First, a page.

United States District Court, Eastern District of New York
June 19, 2002
JANICE THORNER-GREEN, PLAINTIFF,
NEW YORK CITY DEPARTMENT OF CORRECTIONS, DEFENDANT.
The opinion of the court was delivered by: Gershon, District Judge.
Plaintiff Janice Thorner-Green, a former Correction Officer
("CO") for the New York City Department of Correction ("DOC"),
brings this action against DOC pursuant to the Americans with
Disabilities Act of 1990 ("ADA"), 42 U.S.C. § 12101 et seq.,
New York State Executive Law § 296 ("State Human Rights Law"),
and Administrative Code of the City of New York. § 8-107(1)(a)
("City Human Rights Law"). She . . . alleges that the DOC
unlawfully discriminated against her on the ground of her
disability, chronic asthma, first by failing to accommodate her
asthma by assigning her to a smoke-free environment, and then by
terminating her employment. The DOC now moves for summary
judgment on all claims.
Unless otherwise indicated, the following facts are
Thorner-Green began working as a CO at the DOC in September
1984. She was first diagnosed with asthma in or around 1985.
Thorner-Green first requested accommodation of her asthma in
October 1995, when she requested a one-year medical leave of
absence. On November 8, 1995, the DOC granted her request and
accorded her leave for the period between November 18, 1995 and
November 17, 1996. During that leave of absence, plaintiff
requested a one-year extension of her leave. The DOC granted
this request on November 18, 1996. In early September of 1997,
Thorner-Green applied for
permission to return to work on September 23, 1997. The DOC
granted her request and she returned to work on that date.
On her return, Thorner-Green requested assignment to a
smoke-free environment as an accommodation of her asthma, and,
on September 30, 1997, plaintiff was assigned to the
Telecommunications Division ("Telecom Division"). At her
deposition in this case, Thorner-Green testified that the
Telecom Division was a smoke-free environment. Thorner-Green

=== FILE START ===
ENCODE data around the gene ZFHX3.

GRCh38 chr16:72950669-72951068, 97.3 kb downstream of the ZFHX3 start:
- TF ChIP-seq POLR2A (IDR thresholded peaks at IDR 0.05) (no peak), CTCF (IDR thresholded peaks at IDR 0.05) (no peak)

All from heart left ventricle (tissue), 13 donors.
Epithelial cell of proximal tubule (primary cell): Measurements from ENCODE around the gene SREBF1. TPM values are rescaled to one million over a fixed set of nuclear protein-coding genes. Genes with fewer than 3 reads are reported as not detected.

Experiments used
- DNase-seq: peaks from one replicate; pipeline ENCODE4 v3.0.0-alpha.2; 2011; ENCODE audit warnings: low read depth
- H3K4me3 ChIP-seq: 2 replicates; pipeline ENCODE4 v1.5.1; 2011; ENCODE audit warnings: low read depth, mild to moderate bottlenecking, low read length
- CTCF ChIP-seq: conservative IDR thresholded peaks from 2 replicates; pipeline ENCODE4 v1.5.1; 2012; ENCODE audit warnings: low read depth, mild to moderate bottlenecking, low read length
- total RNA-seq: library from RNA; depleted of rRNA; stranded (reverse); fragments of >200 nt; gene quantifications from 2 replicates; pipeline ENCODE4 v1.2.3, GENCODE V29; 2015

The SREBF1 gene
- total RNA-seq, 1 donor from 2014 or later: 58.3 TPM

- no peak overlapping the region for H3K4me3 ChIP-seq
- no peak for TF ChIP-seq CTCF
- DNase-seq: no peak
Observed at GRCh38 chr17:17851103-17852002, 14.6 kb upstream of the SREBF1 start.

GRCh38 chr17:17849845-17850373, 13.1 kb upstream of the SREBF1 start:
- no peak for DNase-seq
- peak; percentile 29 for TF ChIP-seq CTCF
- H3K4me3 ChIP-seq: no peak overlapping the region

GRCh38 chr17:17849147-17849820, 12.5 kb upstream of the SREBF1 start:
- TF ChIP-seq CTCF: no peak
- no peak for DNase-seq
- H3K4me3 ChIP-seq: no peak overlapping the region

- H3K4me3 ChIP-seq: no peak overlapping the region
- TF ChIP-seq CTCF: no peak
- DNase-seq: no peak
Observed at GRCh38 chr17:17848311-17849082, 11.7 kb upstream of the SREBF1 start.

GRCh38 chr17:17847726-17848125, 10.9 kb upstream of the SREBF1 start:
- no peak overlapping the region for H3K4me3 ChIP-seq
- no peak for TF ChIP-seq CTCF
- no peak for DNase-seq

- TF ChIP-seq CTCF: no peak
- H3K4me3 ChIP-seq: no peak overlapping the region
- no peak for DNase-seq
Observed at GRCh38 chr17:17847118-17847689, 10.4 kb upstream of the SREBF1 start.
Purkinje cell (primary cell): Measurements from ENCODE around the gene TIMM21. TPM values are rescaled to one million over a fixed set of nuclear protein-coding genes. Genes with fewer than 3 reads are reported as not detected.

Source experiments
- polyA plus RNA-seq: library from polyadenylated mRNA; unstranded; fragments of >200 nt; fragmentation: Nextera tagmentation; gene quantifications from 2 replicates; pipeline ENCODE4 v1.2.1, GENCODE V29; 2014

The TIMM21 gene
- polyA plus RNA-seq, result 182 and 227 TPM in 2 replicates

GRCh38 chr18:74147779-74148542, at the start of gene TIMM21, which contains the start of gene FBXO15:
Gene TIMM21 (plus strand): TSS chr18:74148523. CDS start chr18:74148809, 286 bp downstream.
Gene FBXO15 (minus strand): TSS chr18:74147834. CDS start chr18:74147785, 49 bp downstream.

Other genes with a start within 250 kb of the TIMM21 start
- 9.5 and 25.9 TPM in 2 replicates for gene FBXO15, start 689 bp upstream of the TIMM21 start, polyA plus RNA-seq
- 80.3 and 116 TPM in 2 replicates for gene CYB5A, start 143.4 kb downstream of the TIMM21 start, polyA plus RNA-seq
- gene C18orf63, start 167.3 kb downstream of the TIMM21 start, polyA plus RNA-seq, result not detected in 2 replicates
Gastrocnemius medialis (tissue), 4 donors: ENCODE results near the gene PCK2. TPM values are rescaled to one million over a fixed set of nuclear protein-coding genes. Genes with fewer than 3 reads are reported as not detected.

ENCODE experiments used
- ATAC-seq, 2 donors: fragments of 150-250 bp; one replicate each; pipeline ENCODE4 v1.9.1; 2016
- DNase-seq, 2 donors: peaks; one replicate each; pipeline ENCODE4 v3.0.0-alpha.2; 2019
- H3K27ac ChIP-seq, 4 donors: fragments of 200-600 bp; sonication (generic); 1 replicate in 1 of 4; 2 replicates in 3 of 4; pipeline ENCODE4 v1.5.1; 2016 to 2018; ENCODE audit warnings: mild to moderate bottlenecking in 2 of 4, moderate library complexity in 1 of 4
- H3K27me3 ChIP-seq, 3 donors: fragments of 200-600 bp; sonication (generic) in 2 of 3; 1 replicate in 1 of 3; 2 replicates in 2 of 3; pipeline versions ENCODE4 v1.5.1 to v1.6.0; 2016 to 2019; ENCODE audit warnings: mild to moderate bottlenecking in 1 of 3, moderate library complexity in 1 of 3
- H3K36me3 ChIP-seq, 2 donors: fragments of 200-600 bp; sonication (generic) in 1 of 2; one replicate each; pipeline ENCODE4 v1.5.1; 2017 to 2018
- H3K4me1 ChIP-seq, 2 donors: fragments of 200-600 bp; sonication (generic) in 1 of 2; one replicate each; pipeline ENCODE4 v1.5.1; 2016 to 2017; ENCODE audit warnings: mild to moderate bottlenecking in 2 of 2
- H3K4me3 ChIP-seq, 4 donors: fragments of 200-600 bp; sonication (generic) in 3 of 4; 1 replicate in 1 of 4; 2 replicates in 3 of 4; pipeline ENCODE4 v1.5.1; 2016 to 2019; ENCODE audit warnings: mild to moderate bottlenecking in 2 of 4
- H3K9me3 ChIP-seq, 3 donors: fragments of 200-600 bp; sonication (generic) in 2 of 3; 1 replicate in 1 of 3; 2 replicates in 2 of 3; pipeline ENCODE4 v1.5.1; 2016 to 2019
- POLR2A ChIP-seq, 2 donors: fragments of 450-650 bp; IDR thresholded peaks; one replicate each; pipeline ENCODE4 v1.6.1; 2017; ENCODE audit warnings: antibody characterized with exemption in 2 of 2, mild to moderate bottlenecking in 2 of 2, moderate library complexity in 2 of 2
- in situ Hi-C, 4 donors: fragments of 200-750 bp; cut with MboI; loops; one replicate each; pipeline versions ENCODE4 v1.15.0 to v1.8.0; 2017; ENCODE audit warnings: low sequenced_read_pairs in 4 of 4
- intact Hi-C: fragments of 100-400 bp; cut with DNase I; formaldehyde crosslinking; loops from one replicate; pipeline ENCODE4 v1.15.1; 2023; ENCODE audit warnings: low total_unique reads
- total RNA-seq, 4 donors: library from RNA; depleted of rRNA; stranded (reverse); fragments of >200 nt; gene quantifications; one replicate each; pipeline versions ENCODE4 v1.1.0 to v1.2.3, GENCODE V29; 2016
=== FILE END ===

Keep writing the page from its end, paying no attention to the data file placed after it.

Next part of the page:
Dep. 73. Plaintiff made no other requests to accommodate her
On September 24, 1998, the DOC terminated Thorner-Green's
employment on the ground that her asthma rendered her unable to
perform the essential duties of her job. Plaintiff does not
contest that in the nine months before her termination, during
which period Thorner-Green was at all times assigned to the
Telecom Division, she worked 115 tours of duty, called in sick
for 65 tours, and took 12 of her annual vacation days. Kitzinger
Decl. Exhibit J.
Summary Judgment Standard
Motions for summary judgment are granted if there is no
genuine issue as to any material fact, and the moving party is
entitled to judgment as a matter of law. See Lipton v. Nature
Co., 71 F.3d 464, 469 (2d Cir. 1995). The moving party must
demonstrate the absence of any material factual issue genuinely
in dispute. See id. The court must view the inferences to be
drawn from the facts in the light most favorable to the party
opposing the motion. See Matsushita Elec. Indus. Co., Ltd. v.
Zenith Radio Corp., 475 U.S. 574, 587, 106 S.Ct. 1348, 89
L.Ed.2d 538 (1986); Howley v. Town of Stratford, 217 F.3d 141,
150-51 (2d Cir. 2000). However, the non-moving party may not
"rely on mere speculation or conjecture as to the true nature of
the facts to overcome a motion for summary judgment." Knight v.
U.S. Fire Ins. Co., 804 F.2d 9, 12 (2d Cir. 1986), cert.
denied, 480 U.S. 932, 107 S.Ct. 1570, 94 L.Ed.2d 762 (1987).
The party must produce specific facts sufficient to establish
that there is a genuine factual issue for trial. See Celotex
Corp. v. Catrett, 477 U.S. 317, 32223, 106 S.Ct. 2548, 91
L.Ed.2d 265 (1986).
In a discrimination action such as this, it is important to
[a] victim of discrimination is . . . seldom able to
prove his or her claim by direct evidence and is
usually constrained to rely on the cumulative weight